Investment in Africa’s people remains central to all African Union (AU) undertakings because people are the real wealth of nations. This is according to former AU Commission Chair Dr Nkosazana Dlamini Zuma.
The AU is pushing for expanded access so all African children complete secondary education. To prevent children from leaving school, the AU has a focused End Child Marriage Campaign, said Dlamini Zuma.
“We also advocate and work with member states on improvements in the conditions of teachers, upgrading their skills, expanding school feeding programmes in all schools, for a focus on the teaching of science, mathematics and engineering and on strengthening of technical vocational education and training,” said Dlamini Zuma.
Overcoming the shortage of Science, Technology, Engineering, and Mathematics (STEM) is also important and the AU has called for a skills revolution so that African countries can modernise their economies.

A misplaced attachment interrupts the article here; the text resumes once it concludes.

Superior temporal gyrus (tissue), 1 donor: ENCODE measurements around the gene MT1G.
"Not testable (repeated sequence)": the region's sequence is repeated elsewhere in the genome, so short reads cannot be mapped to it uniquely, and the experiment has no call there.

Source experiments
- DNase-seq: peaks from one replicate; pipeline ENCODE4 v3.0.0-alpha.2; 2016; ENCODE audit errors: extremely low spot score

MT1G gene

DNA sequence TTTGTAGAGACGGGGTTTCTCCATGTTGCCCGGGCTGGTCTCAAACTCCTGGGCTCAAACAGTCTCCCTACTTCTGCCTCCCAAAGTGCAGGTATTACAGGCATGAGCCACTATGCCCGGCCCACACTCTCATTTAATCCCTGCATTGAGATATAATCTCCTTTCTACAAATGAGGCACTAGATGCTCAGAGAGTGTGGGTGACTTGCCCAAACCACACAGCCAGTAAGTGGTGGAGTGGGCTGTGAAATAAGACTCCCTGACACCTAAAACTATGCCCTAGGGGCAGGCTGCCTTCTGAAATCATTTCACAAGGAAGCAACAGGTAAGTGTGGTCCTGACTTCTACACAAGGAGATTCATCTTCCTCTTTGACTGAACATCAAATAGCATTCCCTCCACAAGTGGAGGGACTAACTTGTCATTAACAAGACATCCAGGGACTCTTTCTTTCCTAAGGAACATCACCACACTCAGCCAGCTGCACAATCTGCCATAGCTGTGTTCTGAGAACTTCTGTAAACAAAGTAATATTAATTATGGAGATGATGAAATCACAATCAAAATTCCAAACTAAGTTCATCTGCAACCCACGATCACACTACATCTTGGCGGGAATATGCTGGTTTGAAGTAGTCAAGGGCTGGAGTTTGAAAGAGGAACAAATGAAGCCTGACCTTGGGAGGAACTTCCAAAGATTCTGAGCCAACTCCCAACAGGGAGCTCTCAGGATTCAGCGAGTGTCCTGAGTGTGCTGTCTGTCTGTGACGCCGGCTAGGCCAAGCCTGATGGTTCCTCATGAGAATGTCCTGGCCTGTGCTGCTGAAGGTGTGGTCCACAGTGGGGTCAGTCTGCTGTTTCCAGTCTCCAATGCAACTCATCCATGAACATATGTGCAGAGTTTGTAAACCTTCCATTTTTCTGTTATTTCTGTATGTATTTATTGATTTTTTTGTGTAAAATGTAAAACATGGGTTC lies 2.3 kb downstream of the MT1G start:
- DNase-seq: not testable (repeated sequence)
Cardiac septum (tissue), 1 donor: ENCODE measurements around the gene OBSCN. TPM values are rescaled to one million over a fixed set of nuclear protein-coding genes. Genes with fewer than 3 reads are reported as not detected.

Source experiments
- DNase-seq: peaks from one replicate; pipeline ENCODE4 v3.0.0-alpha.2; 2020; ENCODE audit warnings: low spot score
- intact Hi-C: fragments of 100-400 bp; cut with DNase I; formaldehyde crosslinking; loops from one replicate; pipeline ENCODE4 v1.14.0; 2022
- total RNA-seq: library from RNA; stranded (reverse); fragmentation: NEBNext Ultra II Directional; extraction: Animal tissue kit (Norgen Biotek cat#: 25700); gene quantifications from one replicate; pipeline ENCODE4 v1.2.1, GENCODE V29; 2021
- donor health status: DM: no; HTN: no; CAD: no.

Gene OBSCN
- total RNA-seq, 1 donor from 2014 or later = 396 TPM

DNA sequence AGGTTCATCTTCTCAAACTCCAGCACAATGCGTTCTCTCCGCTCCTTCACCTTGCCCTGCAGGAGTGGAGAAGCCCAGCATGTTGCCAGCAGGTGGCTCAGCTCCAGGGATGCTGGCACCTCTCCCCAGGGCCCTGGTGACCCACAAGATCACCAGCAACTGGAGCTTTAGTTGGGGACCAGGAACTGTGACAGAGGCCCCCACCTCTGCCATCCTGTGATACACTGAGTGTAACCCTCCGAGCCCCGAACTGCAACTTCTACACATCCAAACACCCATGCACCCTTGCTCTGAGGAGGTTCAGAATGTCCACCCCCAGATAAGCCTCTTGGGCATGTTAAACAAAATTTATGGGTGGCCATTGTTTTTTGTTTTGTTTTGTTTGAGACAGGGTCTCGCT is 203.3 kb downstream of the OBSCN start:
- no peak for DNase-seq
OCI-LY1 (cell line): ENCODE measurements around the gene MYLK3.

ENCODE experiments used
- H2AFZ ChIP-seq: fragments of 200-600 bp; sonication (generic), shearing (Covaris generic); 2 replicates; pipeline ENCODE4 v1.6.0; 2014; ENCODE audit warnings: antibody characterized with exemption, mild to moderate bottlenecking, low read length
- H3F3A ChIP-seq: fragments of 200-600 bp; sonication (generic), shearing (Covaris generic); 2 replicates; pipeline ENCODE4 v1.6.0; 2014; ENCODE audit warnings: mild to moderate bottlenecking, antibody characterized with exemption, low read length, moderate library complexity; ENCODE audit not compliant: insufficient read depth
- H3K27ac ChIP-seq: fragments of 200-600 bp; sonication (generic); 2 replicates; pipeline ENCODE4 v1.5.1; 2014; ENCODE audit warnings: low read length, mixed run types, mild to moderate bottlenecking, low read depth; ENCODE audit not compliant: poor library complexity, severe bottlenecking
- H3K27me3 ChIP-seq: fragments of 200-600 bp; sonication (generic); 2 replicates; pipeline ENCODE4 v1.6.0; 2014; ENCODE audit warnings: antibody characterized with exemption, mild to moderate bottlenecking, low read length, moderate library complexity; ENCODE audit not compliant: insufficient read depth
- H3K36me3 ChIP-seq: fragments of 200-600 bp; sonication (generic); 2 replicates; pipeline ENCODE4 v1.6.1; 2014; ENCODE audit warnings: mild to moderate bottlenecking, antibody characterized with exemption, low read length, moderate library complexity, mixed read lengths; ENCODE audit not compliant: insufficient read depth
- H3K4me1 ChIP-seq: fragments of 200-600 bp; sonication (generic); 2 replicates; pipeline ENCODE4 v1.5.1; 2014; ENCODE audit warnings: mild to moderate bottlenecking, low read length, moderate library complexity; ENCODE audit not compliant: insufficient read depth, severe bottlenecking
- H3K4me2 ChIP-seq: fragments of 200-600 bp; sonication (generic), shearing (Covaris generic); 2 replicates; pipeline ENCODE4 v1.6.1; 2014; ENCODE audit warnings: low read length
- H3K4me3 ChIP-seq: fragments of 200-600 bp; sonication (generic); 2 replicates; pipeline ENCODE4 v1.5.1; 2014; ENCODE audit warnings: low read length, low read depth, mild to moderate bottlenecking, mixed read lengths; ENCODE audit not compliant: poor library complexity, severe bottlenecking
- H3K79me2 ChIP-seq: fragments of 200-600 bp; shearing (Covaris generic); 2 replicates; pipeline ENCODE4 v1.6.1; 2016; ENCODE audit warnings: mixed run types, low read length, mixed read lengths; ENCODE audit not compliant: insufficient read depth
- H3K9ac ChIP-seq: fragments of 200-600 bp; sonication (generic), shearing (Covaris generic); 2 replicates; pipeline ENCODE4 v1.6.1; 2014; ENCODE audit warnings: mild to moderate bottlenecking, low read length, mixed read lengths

The Capacity Building Foundation’s study found that 90 percent of graduates qualify in the Social Sciences. The rest qualify in STEM. The AU’s aim is to raise the number of STEM graduates to 70 percent.
The AU Harmonisation and Tuning project involves 200 universities in 42 countries. Its aim is harmonised curricula, quality and qualifications in Medicine, Teacher Education, Mechanical Engineering, Agricultural Sciences, Civil Engineering, Geology and Higher Education Management.
“Our efforts in basic education, technical vocational education and training in Science, Engineering and Mathematics education are at the foundation of the skills revolution,” said Dlamini Zuma.
Africa is expanding higher education: Enrolments are up from 2.7 million students in 1991 to over 11 million in 2015 and there are more universities.
Yet, this sector faces problems of funding and relevance in an increasingly knowledge-based global environment, said Dlamini Zuma.
Therefore the AU has launched the Pan African Virtual University using technology to increase access, create centres of excellence, and attract students from across Africa.